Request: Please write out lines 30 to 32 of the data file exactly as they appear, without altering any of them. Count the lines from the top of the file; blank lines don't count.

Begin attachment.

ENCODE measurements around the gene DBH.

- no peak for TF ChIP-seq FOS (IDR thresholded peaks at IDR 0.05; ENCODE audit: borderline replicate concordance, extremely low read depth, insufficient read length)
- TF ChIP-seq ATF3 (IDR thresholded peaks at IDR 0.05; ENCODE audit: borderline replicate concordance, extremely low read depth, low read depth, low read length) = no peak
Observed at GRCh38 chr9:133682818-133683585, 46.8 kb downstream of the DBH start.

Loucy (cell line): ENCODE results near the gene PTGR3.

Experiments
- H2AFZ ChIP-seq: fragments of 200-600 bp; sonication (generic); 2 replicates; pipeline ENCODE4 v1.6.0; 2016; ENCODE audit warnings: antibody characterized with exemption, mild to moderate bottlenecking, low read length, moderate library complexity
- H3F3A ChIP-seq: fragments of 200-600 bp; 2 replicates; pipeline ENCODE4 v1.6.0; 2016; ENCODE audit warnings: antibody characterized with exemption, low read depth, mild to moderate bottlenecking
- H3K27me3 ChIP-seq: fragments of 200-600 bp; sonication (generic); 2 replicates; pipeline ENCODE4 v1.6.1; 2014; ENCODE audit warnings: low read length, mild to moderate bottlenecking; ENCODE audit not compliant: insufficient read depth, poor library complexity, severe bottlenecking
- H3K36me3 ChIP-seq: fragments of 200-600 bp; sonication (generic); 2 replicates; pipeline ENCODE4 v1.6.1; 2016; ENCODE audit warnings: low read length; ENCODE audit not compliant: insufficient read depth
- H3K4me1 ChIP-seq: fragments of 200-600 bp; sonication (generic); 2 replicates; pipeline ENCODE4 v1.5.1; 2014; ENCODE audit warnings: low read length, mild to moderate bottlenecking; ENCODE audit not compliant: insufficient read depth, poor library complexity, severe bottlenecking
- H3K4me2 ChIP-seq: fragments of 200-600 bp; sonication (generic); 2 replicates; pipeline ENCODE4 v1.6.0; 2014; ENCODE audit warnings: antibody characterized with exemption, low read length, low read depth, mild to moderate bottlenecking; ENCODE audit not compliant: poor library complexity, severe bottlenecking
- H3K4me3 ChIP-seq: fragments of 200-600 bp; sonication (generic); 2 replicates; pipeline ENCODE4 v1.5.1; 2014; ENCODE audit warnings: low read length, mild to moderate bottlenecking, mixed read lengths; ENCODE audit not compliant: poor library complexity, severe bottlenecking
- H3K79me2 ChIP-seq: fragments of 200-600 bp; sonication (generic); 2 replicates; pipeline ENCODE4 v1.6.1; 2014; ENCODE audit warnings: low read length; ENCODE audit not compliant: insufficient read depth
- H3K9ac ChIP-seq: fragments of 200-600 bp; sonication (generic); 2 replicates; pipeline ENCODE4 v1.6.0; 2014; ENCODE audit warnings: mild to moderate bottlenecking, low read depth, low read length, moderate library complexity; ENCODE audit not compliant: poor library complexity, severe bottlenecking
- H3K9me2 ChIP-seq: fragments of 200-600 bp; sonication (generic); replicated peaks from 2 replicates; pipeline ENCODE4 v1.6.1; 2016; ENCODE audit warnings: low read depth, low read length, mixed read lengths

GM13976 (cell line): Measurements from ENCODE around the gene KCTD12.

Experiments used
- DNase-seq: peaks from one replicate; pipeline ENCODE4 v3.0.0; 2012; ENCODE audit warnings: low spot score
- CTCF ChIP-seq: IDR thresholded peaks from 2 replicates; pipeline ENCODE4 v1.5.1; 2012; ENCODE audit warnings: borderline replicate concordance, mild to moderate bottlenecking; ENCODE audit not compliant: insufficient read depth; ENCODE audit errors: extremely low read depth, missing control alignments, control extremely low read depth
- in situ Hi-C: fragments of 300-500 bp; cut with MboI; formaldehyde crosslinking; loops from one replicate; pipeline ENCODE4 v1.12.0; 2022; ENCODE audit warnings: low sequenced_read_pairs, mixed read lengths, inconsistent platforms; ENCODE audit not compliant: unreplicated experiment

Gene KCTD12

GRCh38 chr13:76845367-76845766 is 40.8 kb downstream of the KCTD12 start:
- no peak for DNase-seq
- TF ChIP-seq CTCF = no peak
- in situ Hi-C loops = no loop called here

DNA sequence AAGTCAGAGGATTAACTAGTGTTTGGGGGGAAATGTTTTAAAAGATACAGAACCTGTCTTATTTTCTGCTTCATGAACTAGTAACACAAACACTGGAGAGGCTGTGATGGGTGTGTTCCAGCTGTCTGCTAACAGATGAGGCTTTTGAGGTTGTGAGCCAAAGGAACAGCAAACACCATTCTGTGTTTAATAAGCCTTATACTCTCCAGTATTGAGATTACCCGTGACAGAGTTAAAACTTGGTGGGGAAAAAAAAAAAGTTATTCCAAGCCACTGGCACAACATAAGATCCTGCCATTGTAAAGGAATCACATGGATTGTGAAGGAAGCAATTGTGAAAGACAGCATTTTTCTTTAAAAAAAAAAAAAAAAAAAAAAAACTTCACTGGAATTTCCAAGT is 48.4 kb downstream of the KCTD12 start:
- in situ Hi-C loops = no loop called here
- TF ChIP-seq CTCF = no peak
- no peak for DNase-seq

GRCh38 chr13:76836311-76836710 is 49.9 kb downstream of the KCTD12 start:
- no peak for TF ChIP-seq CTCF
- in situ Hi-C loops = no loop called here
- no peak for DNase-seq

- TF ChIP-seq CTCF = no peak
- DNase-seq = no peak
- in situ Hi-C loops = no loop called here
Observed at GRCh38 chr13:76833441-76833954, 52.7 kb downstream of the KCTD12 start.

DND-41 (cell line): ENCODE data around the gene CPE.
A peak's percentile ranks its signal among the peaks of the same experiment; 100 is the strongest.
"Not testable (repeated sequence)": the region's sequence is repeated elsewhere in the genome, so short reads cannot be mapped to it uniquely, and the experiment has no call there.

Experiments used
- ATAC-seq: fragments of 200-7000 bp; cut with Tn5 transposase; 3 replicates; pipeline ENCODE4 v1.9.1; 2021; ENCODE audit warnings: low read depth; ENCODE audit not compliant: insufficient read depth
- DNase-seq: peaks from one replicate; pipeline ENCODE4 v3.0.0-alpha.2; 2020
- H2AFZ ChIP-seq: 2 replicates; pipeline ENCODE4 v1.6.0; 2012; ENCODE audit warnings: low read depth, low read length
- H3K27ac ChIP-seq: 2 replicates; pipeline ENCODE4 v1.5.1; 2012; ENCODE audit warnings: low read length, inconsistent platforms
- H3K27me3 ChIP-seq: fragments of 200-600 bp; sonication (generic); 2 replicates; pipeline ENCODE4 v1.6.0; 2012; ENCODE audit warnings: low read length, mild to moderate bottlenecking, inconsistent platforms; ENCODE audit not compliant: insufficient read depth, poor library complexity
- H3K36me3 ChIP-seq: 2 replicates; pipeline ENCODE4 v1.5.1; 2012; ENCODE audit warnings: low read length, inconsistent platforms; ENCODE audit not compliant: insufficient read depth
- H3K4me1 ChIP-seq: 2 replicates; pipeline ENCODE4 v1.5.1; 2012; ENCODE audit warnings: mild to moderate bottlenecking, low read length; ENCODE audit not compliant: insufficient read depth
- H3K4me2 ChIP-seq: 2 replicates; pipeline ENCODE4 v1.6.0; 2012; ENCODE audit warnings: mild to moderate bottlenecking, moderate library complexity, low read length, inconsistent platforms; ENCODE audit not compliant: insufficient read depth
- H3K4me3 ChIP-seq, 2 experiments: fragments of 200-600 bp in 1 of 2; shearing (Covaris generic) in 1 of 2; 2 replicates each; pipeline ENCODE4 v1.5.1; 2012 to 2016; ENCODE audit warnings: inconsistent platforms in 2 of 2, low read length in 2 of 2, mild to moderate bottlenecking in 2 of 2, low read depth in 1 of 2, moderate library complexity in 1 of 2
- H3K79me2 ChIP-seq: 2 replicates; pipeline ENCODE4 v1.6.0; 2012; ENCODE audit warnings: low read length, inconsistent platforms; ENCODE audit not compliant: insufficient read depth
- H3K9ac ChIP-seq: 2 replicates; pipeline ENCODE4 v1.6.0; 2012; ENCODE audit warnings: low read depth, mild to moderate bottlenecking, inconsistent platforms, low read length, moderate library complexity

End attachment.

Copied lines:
- no peak for DNase-seq

GRCh38 chr13:76836311-76836710 is 49.9 kb downstream of the KCTD12 start:
- no peak for TF ChIP-seq CTCF